The Grey Fairy Book HTML version

The Ogre
There lived, once upon a time, in the land of Marigliano, a poor woman called Masella,
who had six pretty daughters, all as upright as young fir-trees, and an only son called
Antonio, who was so simple as to be almost an idiot. Hardly a day passed without his
mother saying to him, ‘What are you doing, you useless creature? If you weren't too
stupid to look after yourself, I would order you to leave the house and never to let me see
your face again.'
Every day the youth committed some fresh piece of folly, till at last Masella, losing all
patience, gave him a good beating, which so startled Antonio that he took to his heels and
never stopped running till it was dark and the stars were shining in the heavens. He
wandered on for some time, not knowing where to go, and at last he came to a cave, at
the mouth of which sat an ogre, uglier than anything you can conceive.
He had a huge head and wrinkled brow--eyebrows that met, squinting eyes, a flat broad
nose, and a great gash of a mouth from which two huge tusks stuck out. His skin was
hairy, his arms enormous, his legs like sword blades, and his feet as flat as ducks'. In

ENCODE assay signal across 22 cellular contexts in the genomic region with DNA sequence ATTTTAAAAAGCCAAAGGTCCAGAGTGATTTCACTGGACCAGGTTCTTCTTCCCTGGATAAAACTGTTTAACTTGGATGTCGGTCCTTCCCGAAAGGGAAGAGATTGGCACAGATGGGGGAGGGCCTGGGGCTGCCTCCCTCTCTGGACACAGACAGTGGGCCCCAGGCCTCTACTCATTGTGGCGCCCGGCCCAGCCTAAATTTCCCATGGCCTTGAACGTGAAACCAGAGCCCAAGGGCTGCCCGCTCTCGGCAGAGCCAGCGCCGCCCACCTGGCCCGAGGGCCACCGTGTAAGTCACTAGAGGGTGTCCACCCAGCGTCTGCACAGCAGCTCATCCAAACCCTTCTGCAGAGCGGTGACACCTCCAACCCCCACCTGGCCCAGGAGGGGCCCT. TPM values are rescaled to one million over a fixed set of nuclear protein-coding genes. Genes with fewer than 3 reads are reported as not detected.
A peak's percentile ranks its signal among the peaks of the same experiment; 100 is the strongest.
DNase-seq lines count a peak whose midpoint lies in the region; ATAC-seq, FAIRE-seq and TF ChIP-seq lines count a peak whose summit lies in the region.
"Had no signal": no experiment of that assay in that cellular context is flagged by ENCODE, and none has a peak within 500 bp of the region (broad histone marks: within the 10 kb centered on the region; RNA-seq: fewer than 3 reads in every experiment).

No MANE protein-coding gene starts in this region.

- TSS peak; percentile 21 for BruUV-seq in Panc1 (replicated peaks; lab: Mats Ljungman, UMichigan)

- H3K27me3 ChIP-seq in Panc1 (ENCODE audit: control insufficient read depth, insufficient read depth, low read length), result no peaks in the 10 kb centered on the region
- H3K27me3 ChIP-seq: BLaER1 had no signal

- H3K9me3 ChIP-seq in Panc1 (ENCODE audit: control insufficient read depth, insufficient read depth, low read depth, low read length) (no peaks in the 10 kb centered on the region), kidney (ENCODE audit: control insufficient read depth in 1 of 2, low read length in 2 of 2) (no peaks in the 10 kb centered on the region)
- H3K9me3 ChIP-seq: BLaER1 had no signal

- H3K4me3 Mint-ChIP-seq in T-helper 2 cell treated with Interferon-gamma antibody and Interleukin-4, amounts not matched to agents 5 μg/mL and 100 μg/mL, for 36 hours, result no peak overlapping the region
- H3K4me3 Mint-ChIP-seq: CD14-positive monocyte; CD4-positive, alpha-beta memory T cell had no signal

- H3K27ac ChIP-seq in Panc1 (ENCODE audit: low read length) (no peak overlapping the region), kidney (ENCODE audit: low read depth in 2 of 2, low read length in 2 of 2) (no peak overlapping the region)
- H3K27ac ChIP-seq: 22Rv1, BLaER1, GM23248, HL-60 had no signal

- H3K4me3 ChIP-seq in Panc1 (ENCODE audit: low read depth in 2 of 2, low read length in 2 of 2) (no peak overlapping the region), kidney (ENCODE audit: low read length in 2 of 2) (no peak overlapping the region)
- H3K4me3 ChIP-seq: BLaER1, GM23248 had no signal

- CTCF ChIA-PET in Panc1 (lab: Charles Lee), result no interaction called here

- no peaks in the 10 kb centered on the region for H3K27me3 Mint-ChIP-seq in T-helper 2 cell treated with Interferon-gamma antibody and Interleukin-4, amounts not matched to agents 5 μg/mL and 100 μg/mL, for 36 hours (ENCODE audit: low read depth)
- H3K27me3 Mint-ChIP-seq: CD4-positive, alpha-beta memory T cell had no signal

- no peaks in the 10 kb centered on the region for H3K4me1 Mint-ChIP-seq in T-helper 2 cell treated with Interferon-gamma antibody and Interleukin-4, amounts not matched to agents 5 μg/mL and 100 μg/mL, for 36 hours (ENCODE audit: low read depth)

short, he was the most hideous and laughable object in the world.
But Antonio, who, with all his faults, was no coward, and was moreover a very civil-
spoken lad, took off his hat, and said: ‘Good-day, sir; I hope you are pretty well. Could
you kindly tell me how far it is from here to the place where I wish to go?'
When the ogre heard this extraordinary question he burst out laughing, and as he liked the
youth's polite manners he said to him: ‘Will you enter my service?'
‘What wages do you give?' replied Antonio.
‘If you serve me faithfully,' returned the ogre, ‘I'll be bound you'll get enough wages to
satisfy you.'
So the bargain was struck, and Antonio agreed to become the ogre's servant. He was very
well treated, in every way, and he had little or no work to do, with the result that in a few
days he became as fat as a quail, as round as a barrel, as red as a lobster, and as impudent
as a bantam-cock.
But, after two years, the lad got weary of this idle life, and longed desperately to visit his
home again. The ogre, who could see into his heart and knew how unhappy he was, said
to him one day: ‘My dear Antonio, I know how much you long to see your mother and
sisters again, and because I love you as the apple of my eye, I am willing to allow you to
go home for a visit. Therefore, take this donkey, so that you may not have to go on foot;
but see that you never say "Bricklebrit" to him, for if you do you'll be sure to regret it.'